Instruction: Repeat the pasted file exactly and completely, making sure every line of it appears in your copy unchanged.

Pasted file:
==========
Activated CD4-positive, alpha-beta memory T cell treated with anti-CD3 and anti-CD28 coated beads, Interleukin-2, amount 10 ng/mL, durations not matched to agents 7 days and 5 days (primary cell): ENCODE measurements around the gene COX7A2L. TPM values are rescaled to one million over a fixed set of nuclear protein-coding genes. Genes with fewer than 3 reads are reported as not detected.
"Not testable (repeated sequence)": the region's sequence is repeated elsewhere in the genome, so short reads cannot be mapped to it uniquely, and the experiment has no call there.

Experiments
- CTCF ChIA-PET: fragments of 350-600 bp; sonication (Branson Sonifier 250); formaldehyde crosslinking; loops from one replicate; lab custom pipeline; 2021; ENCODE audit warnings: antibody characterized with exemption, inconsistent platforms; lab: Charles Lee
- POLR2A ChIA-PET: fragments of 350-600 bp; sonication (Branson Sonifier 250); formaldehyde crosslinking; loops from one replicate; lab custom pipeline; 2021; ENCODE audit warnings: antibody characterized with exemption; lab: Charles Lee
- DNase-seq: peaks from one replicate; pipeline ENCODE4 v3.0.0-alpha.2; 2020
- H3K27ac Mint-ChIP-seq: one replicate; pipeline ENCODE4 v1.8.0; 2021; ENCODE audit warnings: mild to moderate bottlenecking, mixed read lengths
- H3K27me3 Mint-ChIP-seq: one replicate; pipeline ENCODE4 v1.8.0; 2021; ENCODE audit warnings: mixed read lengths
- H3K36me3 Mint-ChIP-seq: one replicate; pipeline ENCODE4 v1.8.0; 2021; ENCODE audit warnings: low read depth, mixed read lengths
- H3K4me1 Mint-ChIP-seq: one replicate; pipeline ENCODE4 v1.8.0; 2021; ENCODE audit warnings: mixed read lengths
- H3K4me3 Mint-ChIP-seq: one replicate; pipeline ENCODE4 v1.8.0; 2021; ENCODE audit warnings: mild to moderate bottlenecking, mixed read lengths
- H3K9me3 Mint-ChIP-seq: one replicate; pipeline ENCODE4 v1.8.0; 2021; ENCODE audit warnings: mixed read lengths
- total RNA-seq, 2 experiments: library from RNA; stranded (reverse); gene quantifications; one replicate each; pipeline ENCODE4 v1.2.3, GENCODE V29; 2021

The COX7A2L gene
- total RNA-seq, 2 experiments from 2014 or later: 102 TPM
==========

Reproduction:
Activated CD4-positive, alpha-beta memory T cell treated with anti-CD3 and anti-CD28 coated beads, Interleukin-2, amount 10 ng/mL, durations not matched to agents 7 days and 5 days (primary cell): ENCODE measurements around the gene COX7A2L. TPM values are rescaled to one million over a fixed set of nuclear protein-coding genes. Genes with fewer than 3 reads are reported as not detected.
"Not testable (repeated sequence)": the region's sequence is repeated elsewhere in the genome, so short reads cannot be mapped to it uniquely, and the experiment has no call there.

Experiments
- CTCF ChIA-PET: fragments of 350-600 bp; sonication (Branson Sonifier 250); formaldehyde crosslinking; loops from one replicate; lab custom pipeline; 2021; ENCODE audit warnings: antibody characterized with exemption, inconsistent platforms; lab: Charles Lee
- POLR2A ChIA-PET: fragments of 350-600 bp; sonication (Branson Sonifier 250); formaldehyde crosslinking; loops from one replicate; lab custom pipeline; 2021; ENCODE audit warnings: antibody characterized with exemption; lab: Charles Lee
- DNase-seq: peaks from one replicate; pipeline ENCODE4 v3.0.0-alpha.2; 2020
- H3K27ac Mint-ChIP-seq: one replicate; pipeline ENCODE4 v1.8.0; 2021; ENCODE audit warnings: mild to moderate bottlenecking, mixed read lengths
- H3K27me3 Mint-ChIP-seq: one replicate; pipeline ENCODE4 v1.8.0; 2021; ENCODE audit warnings: mixed read lengths
- H3K36me3 Mint-ChIP-seq: one replicate; pipeline ENCODE4 v1.8.0; 2021; ENCODE audit warnings: low read depth, mixed read lengths
- H3K4me1 Mint-ChIP-seq: one replicate; pipeline ENCODE4 v1.8.0; 2021; ENCODE audit warnings: mixed read lengths
- H3K4me3 Mint-ChIP-seq: one replicate; pipeline ENCODE4 v1.8.0; 2021; ENCODE audit warnings: mild to moderate bottlenecking, mixed read lengths
- H3K9me3 Mint-ChIP-seq: one replicate; pipeline ENCODE4 v1.8.0; 2021; ENCODE audit warnings: mixed read lengths
- total RNA-seq, 2 experiments: library from RNA; stranded (reverse); gene quantifications; one replicate each; pipeline ENCODE4 v1.2.3, GENCODE V29; 2021

The COX7A2L gene
- total RNA-seq, 2 experiments from 2014 or later: 102 TPM